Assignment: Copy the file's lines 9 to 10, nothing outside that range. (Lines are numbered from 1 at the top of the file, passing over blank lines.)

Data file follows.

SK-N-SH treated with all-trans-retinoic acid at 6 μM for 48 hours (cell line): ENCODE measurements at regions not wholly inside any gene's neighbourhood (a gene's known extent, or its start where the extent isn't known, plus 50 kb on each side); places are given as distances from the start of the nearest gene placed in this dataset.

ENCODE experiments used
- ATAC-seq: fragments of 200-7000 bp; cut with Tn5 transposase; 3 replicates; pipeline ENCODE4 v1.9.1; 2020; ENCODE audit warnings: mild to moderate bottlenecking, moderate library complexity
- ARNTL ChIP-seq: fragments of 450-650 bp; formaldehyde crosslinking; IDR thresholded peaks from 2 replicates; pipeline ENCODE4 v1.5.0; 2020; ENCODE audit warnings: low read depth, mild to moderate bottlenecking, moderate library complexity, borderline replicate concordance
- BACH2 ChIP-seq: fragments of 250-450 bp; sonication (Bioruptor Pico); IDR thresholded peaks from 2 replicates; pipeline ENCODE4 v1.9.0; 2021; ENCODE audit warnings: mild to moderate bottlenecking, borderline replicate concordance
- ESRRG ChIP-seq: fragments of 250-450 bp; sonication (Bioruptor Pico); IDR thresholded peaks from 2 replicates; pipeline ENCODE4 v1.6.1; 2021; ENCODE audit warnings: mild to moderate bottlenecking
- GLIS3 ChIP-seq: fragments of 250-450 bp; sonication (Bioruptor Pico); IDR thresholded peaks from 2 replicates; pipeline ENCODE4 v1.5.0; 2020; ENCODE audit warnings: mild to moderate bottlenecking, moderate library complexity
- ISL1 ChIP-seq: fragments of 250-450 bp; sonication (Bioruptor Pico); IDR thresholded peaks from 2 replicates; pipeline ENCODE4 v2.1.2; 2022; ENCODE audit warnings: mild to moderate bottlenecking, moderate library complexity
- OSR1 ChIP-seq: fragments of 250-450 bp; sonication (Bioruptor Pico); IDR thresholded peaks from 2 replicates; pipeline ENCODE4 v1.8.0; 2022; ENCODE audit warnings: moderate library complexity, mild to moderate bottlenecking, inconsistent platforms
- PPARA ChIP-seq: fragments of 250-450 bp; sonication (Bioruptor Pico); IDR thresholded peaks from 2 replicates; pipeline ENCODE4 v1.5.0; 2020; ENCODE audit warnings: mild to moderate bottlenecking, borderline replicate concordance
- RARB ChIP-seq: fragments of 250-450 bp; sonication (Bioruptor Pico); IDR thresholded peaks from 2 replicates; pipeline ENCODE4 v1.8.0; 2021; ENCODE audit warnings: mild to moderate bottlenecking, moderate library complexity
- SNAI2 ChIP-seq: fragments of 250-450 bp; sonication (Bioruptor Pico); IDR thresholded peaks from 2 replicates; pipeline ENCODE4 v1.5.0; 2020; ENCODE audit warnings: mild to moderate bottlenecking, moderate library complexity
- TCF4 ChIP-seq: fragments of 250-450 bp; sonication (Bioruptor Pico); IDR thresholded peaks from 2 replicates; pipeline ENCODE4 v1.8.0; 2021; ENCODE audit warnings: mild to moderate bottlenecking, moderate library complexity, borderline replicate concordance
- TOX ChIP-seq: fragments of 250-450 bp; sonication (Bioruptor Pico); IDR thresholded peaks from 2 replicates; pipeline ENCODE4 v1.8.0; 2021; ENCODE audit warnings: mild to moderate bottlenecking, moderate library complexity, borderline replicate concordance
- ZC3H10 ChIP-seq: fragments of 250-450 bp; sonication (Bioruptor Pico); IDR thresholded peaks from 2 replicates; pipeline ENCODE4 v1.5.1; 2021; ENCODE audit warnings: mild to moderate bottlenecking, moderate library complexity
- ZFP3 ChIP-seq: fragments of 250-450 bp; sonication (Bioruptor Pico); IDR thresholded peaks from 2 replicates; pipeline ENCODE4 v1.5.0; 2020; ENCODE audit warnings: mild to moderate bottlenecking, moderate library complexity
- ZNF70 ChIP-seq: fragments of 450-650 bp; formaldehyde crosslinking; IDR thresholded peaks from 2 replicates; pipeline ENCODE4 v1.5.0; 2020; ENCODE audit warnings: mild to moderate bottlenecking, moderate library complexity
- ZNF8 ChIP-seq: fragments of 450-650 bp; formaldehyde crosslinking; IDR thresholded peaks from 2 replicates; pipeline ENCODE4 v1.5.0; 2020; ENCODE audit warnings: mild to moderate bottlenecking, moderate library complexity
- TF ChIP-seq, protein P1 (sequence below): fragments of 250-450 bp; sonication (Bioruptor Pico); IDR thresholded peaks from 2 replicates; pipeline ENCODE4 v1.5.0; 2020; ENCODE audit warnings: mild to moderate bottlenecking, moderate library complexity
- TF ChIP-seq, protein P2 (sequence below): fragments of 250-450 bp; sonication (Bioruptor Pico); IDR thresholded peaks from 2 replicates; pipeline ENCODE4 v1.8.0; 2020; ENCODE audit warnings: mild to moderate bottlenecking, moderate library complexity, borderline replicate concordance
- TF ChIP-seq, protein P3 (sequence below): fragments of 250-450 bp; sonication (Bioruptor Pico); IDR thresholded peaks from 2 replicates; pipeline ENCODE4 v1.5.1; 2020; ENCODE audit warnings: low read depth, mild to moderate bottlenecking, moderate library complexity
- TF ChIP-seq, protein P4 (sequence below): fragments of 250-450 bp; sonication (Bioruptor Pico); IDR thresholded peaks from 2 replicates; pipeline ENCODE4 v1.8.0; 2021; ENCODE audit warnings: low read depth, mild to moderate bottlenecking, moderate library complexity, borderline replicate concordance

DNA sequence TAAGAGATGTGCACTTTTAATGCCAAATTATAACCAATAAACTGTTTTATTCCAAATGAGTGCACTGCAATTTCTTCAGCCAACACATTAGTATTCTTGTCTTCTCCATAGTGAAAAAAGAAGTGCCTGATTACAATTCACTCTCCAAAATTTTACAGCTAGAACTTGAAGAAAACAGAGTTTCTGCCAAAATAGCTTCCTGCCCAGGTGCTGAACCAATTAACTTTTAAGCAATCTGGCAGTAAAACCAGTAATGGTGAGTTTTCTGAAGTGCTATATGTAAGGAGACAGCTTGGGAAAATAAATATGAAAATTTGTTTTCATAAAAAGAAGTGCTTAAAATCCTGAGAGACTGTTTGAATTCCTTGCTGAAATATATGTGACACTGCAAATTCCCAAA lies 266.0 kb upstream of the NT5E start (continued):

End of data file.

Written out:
- OSR1 ChIP-seq: fragments of 250-450 bp; sonication (Bioruptor Pico); IDR thresholded peaks from 2 replicates; pipeline ENCODE4 v1.8.0; 2022; ENCODE audit warnings: moderate library complexity, mild to moderate bottlenecking, inconsistent platforms
- PPARA ChIP-seq: fragments of 250-450 bp; sonication (Bioruptor Pico); IDR thresholded peaks from 2 replicates; pipeline ENCODE4 v1.5.0; 2020; ENCODE audit warnings: mild to moderate bottlenecking, borderline replicate concordance